One of my favourite things to do as Christmas approaches is visit a festive illuminated light trail. Who doesn’t love the experience of wandering along a trail filled with twinkling lights and festive sounds on a cold winter evening, while sipping a warm mulled wine?

There are a few of these festive light trails in London (my favourite is Christmas at Kew) but what if you live outside the city? There are a number of festive trails at other locations across the country, but how do they compare with Christmas at Kew? I visited the display at the Wimpole Estate in Cambridgeshire to see what it was like.

The trail begins at Christmas at Wimpole
The trail begins at Christmas at Wimpole

What is Christmas at Wimpole?

Christmas at Wimpole is a festive light trail in the grounds of the Wimpole Estate. This is located about 8 miles to the southwest from Cambridge. This estate is owned by the National Trust and has been lived and farmed on for over 2,000 years. Surrounded by a landscaped park, the heart of the estate is an impressive 17th-century mansion – Wimpole Hall.

After dark, the park is transformed into a magical festive trail. More than a million lights are used to create a variety of enchanting displays. These are all paired with festive sound tracks to give a wonderfully immersive experience as you wander along.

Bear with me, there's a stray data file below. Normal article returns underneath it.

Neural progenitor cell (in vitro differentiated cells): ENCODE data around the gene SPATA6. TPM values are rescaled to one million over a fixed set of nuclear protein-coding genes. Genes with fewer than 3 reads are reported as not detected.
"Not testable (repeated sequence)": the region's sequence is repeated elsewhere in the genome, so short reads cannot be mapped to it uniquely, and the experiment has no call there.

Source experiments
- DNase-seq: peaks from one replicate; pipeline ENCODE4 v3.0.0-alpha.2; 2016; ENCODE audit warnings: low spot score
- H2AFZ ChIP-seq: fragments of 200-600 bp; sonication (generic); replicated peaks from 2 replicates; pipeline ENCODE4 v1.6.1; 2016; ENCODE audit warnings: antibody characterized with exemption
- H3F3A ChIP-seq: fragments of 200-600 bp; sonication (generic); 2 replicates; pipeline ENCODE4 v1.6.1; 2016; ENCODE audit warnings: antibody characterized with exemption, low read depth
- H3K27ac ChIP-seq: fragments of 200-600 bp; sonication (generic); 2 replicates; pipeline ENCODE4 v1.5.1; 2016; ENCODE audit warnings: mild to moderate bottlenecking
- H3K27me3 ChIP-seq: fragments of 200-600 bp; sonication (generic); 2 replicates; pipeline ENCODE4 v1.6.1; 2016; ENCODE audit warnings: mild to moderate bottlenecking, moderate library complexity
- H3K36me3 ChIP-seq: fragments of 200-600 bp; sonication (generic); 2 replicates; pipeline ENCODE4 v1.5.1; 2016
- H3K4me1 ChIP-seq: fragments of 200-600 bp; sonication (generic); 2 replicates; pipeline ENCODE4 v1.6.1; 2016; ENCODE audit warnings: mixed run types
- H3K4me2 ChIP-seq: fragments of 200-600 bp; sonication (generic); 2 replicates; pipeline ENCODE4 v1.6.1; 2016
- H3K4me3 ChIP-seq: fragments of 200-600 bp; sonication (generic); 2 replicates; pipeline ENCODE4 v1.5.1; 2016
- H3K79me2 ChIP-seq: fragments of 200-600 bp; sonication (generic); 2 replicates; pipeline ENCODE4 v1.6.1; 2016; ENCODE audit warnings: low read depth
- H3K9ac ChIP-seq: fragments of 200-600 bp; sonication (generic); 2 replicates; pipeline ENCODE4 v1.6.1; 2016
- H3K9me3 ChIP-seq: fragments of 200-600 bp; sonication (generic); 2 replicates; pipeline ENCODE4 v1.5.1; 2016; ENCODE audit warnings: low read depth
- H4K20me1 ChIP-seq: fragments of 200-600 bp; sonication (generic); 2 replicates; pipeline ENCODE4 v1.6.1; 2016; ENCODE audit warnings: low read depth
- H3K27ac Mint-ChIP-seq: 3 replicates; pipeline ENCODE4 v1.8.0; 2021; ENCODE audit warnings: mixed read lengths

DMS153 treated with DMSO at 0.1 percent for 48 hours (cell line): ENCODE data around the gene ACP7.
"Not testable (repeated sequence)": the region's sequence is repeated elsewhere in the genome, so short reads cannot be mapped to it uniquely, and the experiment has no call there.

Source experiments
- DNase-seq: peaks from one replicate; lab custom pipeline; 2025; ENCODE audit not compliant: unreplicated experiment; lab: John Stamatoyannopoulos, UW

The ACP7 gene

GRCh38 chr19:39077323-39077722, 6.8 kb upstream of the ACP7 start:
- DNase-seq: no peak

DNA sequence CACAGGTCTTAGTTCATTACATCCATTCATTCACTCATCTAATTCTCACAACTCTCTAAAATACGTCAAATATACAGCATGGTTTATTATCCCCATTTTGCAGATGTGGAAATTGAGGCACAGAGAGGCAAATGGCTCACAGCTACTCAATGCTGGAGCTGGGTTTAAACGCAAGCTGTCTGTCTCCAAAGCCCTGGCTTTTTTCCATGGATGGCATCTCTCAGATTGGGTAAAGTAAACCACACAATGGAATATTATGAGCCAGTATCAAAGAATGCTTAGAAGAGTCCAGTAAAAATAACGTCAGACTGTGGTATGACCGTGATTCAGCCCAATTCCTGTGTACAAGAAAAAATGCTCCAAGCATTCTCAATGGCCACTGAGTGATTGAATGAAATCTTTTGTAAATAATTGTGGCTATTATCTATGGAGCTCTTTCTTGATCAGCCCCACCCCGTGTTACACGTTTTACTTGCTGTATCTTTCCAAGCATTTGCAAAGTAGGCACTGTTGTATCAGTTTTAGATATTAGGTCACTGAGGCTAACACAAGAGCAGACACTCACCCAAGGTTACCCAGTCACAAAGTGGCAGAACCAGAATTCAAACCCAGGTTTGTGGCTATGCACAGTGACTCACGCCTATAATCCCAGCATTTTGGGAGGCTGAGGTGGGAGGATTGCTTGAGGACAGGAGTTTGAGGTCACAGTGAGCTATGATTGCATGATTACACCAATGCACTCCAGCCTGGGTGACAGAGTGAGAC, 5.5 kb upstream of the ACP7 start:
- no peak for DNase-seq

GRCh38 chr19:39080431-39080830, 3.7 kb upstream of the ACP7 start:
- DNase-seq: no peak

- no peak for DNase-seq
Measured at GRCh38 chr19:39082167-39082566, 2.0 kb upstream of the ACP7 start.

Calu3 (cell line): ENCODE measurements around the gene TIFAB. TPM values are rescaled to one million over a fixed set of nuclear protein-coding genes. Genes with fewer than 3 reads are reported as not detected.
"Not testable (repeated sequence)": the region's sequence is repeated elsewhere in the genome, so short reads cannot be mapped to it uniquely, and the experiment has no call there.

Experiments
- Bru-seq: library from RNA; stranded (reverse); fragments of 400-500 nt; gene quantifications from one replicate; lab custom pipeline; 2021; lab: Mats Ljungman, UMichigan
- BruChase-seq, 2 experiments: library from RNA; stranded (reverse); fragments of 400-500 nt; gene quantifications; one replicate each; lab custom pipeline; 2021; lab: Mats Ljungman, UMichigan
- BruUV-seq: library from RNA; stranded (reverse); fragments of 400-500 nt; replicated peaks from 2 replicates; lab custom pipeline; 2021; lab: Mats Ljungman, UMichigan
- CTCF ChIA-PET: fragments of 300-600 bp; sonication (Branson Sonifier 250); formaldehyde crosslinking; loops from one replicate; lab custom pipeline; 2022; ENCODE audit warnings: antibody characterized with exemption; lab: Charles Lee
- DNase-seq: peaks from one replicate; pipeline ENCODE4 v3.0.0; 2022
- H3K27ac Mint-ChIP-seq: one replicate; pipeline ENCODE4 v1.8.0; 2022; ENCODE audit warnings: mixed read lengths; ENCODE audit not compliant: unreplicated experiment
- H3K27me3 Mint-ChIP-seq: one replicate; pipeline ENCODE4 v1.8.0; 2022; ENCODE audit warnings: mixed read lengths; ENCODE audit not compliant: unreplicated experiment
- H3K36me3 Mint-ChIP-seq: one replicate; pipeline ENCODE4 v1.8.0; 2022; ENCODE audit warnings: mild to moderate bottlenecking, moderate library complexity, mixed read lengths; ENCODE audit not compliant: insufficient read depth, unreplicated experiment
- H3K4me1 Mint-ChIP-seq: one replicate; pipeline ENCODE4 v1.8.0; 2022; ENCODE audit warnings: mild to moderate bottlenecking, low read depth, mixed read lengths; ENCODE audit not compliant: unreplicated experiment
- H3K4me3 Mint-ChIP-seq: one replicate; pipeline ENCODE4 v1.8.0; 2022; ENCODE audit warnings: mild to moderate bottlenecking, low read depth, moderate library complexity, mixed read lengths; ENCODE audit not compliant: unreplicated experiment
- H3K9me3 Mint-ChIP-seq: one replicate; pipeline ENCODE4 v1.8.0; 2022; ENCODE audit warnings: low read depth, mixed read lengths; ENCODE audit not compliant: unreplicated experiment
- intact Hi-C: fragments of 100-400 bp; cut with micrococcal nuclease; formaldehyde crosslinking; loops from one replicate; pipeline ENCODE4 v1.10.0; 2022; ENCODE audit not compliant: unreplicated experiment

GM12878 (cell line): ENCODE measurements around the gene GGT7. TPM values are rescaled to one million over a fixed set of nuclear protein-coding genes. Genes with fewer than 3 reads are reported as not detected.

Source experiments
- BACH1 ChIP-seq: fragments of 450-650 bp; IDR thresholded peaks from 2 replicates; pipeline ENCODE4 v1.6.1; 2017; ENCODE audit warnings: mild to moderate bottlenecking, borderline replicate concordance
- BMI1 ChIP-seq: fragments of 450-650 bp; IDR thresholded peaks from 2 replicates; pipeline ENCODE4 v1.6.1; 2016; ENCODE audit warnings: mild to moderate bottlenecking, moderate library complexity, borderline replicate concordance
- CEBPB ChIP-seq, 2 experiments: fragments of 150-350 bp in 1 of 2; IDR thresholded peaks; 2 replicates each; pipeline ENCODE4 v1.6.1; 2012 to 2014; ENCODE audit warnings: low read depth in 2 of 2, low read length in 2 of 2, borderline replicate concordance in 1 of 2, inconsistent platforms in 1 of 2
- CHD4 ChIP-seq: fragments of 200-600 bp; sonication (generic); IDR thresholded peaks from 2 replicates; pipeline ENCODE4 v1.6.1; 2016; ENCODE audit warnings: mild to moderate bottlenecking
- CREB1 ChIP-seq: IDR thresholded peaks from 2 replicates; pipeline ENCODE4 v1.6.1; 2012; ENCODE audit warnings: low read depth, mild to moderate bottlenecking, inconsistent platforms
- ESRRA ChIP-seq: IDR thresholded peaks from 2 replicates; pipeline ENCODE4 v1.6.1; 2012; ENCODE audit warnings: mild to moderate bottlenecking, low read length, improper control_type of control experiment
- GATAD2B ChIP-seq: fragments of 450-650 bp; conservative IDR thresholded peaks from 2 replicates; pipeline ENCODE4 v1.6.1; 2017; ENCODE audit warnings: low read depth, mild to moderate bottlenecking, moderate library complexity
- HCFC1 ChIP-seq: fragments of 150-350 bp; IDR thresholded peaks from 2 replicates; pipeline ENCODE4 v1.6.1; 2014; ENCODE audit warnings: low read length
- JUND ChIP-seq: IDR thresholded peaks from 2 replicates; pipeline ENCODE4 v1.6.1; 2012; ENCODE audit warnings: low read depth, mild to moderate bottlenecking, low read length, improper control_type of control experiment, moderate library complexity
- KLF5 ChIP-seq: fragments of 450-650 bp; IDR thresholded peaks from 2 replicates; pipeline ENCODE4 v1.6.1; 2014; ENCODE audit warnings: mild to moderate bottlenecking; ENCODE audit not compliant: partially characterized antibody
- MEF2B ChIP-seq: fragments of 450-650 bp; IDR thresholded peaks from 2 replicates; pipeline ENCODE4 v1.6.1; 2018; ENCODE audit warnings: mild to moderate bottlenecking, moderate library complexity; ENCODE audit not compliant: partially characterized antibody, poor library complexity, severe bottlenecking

Christmas Cathedral light display at Wimpole
Christmas Cathedral light display at Wimpole

How to buy tickets for Christmas at Wimpole

Christmas at Wimpole is a 3rd party event, so isn’t included if you buy tickets to visit the estate during the day. You need to buy tickets in advance, with various timed slots available each day – these are available online here. Ticket prices vary depending on the time you book – there are 3 categories; off-peak, standard and peak.

If you’re a National Trust member you’ll still need to purchase a ticket, however you are eligible for free parking. This should be added to your purchase when you book your entry tickets.

Christmas at Wimpole light trail